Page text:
The Schumann resonances (or frequencies) are quasi-standing electromagnetic waves that exist in the cavity (or space) between the surface of the Earth and the ionosphere. In 1952, German physicist Professor Winfried Otto Schumann of the Technical University of Munich began attempting to answer whether the Earth itself has a frequency – a pulse. His assumption about the existence of this frequency came from his understanding that when a sphere exists inside another sphere, electrical tension is created. Since the negatively charged Earth exists inside the positively charged ionosphere, there must be tension between the two, giving the Earth a specific frequency. Through a series of calculations, he was able to deduce a frequency he believed was the pulse of the Earth-ionosphere space. Two years later, in 1954, Schumann and Herbert König reported reliable and predictable frequencies in the atmosphere that existed in the cavity (or space) between the surface of the Earth and the ionosphere. Though several frequencies occur between 6 and 50 cycles per second, the fundamental frequency they found to be 7.83 Hz.1
This “cavity” is naturally excited by energy from lightning discharges and radio atmospheric signals or sferics. (A sferic is a broadband electromagnetic impulse that occurs as a result of natural atmospheric lightning discharges.) This causes the Earth-ionosphere cavity to "ring" like a bell at specific frequencies, resulting in peaks in the noise spectrum. Schumann resonances are not measurable all the time but have to be “excited” to be observed. They are primarily related to electrical activity in the atmosphere, particularly during times of intense lightning activity. At any given moment, about 2,000 thunderstorms roll over Earth, producing some 50 flashes of lightning every second. Each lightning burst creates electromagnetic waves that begin to circle around Earth captured between Earth's surface and a boundary about 60 miles up. Some of the waves - if they have just the right wavelength - combine, increasing in strength, to create a repeating “atmospheric heartbeat” known as Schumann resonance. This resonance provides a useful tool to analyze Earth's weather, its electric environment, and to even help determine what types of atoms and molecules exist in Earth's atmosphere.2
Lightning photo courtesy of NOAA Photo Library, NOAA Central Library,
OAR/ERL/National Severe Storms Laboratory (NSSL)
The waves created by lightning do not look like the up and down waves of the ocean, but they still oscillate with regions of greater energy and lesser energy. These waves remain trapped inside an atmospheric ceiling created by the lower edge of the "ionosphere" - a part of the atmosphere filled with charged particles, which begins about 60 miles up in the sky. In this case, the sweet spot for resonance requires the wave to be as long (or twice, three times as long, etc.) as the circumference of Earth. This is an extremely low frequency wave that can be as low as 8 Hertz (Hz) - some 100,000 times lower than the lowest frequency radio waves used to send signals to an AM/FM radio. As this wave flows around Earth, it hits itself again at the perfect spot such that the crests and troughs are aligned. Thus, waves act in resonance with each other to pump up the original signal.3, 4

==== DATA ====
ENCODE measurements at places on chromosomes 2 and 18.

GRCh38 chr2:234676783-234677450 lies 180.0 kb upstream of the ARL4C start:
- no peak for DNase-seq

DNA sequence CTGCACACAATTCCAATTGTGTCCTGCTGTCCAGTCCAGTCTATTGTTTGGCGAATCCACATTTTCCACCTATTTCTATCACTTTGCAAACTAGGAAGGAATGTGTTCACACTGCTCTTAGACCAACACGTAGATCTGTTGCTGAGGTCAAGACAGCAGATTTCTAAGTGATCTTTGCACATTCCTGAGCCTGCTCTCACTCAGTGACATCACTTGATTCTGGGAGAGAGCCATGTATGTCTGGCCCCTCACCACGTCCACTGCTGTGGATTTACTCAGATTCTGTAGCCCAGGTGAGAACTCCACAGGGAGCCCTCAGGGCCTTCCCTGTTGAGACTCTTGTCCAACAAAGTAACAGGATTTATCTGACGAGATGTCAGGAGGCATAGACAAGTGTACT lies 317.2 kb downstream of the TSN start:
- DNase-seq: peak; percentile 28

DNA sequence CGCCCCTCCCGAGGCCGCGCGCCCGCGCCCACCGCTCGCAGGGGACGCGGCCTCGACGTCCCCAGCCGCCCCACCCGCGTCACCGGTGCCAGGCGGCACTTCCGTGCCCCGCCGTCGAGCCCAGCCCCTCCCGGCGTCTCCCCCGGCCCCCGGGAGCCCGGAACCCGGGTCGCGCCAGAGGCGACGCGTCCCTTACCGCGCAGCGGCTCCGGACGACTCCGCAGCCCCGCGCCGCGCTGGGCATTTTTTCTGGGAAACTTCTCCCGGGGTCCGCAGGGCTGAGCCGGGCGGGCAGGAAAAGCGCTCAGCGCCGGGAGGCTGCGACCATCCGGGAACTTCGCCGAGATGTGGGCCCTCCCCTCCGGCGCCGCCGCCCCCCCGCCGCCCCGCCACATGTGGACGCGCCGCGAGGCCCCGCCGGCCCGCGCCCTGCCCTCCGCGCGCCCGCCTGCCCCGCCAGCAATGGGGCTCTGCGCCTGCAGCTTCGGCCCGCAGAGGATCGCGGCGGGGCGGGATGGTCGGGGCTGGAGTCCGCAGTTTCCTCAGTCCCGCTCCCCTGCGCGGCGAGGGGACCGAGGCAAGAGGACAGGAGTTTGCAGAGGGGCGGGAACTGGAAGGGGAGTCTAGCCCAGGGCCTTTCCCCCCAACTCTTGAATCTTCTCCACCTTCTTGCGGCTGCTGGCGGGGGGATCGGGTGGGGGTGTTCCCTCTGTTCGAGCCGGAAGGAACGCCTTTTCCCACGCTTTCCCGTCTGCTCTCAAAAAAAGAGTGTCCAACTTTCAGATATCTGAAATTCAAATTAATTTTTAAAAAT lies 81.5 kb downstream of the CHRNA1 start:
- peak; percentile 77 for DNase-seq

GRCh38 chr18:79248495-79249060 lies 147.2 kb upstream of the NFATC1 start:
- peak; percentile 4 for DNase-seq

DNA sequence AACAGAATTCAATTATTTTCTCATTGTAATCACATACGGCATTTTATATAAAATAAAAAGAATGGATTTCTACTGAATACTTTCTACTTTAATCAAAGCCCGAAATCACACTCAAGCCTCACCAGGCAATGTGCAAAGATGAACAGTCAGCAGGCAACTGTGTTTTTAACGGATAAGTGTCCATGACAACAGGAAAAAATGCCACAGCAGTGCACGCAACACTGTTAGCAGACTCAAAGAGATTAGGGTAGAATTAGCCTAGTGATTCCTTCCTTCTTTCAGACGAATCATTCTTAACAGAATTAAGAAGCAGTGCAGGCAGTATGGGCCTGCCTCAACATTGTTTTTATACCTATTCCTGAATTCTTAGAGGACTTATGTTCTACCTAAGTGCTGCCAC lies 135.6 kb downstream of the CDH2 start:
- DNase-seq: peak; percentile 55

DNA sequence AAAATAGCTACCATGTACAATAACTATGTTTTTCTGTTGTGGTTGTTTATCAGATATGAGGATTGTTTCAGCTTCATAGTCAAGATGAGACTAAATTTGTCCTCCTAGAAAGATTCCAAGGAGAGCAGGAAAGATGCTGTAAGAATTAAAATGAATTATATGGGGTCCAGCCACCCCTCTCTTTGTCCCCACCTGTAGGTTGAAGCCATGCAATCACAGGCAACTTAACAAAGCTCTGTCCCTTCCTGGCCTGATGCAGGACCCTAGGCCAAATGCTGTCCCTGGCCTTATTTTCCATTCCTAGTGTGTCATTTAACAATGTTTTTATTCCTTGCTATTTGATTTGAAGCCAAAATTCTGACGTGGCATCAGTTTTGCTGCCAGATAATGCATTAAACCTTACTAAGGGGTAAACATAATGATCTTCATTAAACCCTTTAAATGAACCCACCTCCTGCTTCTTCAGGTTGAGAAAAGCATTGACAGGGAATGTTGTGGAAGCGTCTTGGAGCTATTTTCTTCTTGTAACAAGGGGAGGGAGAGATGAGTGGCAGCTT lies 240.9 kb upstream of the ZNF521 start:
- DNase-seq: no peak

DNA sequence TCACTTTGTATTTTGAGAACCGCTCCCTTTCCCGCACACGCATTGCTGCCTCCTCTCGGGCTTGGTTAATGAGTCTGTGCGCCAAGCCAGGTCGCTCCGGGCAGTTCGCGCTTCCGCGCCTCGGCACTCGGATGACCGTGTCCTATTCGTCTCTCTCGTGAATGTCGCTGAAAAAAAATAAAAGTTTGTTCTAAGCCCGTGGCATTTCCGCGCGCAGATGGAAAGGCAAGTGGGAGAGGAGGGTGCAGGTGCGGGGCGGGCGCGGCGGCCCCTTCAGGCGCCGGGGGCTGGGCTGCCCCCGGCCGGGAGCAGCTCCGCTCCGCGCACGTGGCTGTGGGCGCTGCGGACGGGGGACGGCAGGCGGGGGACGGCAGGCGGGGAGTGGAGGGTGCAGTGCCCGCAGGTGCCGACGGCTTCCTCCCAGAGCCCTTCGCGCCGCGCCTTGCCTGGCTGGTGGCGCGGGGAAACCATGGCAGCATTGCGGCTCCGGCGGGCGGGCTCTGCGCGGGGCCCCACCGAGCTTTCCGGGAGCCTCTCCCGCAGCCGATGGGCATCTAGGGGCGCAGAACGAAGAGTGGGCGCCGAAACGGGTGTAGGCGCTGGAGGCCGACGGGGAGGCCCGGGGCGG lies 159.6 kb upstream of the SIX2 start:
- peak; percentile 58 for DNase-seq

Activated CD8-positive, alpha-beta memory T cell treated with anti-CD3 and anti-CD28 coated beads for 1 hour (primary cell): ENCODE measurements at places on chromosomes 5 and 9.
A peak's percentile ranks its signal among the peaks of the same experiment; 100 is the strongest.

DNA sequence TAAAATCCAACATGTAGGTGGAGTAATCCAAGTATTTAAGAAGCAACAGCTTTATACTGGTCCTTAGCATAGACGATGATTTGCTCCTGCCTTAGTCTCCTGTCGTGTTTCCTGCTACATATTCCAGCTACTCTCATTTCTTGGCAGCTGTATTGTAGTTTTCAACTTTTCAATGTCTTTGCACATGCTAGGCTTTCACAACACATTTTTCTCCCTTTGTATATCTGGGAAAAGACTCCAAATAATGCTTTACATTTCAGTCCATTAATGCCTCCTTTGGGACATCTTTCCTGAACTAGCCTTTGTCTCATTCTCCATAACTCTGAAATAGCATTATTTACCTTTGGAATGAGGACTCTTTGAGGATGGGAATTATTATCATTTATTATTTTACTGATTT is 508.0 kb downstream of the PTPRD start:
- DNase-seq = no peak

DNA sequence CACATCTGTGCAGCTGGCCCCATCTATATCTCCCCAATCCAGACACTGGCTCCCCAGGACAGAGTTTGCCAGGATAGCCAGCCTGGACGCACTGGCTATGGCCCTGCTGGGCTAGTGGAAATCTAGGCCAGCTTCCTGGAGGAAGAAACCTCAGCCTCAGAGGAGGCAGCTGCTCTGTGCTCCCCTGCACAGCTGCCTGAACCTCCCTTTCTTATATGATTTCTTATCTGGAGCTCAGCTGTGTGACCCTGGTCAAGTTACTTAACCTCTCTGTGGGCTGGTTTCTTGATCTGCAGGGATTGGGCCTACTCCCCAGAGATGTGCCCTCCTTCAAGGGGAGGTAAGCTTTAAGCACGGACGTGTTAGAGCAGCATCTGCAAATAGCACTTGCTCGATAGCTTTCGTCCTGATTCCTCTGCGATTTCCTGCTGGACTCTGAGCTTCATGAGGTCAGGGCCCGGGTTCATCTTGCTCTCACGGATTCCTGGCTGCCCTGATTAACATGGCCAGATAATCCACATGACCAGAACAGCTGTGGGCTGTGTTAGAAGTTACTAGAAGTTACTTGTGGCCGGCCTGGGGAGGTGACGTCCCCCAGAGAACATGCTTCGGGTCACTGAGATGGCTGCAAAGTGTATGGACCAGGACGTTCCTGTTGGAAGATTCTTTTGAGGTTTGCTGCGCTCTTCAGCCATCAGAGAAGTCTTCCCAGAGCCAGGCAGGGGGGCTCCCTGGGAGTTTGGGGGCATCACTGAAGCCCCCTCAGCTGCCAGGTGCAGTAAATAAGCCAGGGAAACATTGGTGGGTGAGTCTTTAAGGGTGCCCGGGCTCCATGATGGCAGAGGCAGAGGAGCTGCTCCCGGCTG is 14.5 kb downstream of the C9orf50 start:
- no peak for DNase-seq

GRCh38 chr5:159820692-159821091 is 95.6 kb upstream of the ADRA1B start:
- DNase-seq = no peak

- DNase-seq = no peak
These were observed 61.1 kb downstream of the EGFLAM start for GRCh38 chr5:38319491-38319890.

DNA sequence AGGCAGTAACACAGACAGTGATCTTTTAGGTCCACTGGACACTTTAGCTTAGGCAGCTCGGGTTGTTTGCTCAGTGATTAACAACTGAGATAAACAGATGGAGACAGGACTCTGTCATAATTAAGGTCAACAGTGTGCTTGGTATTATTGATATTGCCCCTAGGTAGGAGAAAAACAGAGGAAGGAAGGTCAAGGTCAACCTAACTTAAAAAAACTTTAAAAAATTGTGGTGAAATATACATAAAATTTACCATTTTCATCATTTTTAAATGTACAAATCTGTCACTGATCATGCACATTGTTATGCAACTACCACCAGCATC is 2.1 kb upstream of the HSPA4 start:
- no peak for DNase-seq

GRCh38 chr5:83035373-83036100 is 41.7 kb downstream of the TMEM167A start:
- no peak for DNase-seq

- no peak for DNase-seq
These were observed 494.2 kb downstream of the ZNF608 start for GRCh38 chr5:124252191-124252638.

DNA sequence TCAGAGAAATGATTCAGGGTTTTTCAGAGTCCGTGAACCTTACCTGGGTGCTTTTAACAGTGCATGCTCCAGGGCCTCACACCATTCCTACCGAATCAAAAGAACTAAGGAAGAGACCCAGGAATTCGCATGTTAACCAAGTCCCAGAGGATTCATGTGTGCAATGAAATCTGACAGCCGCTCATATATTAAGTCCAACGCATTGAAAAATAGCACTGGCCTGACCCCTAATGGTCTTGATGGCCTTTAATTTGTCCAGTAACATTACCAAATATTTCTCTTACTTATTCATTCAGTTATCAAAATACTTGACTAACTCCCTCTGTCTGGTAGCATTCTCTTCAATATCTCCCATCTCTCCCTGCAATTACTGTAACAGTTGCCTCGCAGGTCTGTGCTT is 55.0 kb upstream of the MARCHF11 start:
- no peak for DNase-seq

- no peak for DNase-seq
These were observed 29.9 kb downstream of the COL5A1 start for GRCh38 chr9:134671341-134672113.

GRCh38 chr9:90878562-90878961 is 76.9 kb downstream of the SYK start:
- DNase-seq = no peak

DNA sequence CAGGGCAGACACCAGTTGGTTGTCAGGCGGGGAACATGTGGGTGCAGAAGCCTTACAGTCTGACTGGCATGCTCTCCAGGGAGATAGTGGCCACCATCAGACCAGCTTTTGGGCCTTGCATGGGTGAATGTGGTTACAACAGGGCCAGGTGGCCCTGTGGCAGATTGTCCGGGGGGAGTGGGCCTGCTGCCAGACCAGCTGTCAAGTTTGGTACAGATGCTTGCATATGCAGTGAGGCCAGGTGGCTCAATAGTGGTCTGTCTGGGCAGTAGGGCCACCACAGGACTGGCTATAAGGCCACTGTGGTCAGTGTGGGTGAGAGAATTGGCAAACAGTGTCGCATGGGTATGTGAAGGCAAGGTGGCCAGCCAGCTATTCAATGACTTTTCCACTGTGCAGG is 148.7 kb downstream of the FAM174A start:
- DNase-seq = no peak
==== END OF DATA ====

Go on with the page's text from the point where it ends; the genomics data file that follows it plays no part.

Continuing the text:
The ionosphere is part of Earth’s upper atmosphere where extreme ultraviolet and X-ray solar radiation ionizes the atoms and molecules thus creating a layer of electrons. It stretches from approximately 60 miles above the surface of the Earth to the edge of space. Other phenomena such as energetic charged particles and cosmic rays also have an ionizing effect and can contribute to the ionosphere. This dynamic region grows and shrinks (and further divides into sub-regions) based on solar conditions and is a critical link in the chain of Sun-Earth interactions. Due to spectral variability of the solar radiation and the density of various constituents in the atmosphere, there are layers created within the ionosphere, called the D, E, and F-layers. The electron density is highest in the upper, or F region and this region exists during both daytime and nighttime. During the day it is ionized by solar radiation, during the night by cosmic rays. The D region disappears during the night compared to the daytime, and the E region becomes weakened. Highly charged ions and free electrons fill the ionospheric layers creating a “spectral power station”. Schumann frequencies are determined by the size of the Earth-ionosphere cavity and can vary slightly from a variety of other factors, such as solar-induced perturbations to the ionosphere, which compresses the upper wall of the closed cavity.5
When a solar flare occurs, the flare’s X-ray energy increases the ionization of all the layers, including the D layer. Thus, D now becomes strong enough to reflect the radio waves at a lower altitude. So, during a solar flare, the waves travel less distance (bouncing off D instead of E or F). The signal strength usually increases because the waves don’t lose energy penetrating the D layer. However, the strength of very low frequency waves (radio frequencies in the range of 3 to 30 kilohertz) can either increase or decrease during a flare. The signal strength could decrease because the lower the waves reflect, the more collisions, or interferences of waves, there will be because of the thicker atmosphere. These wave collisions can result in destructive interference.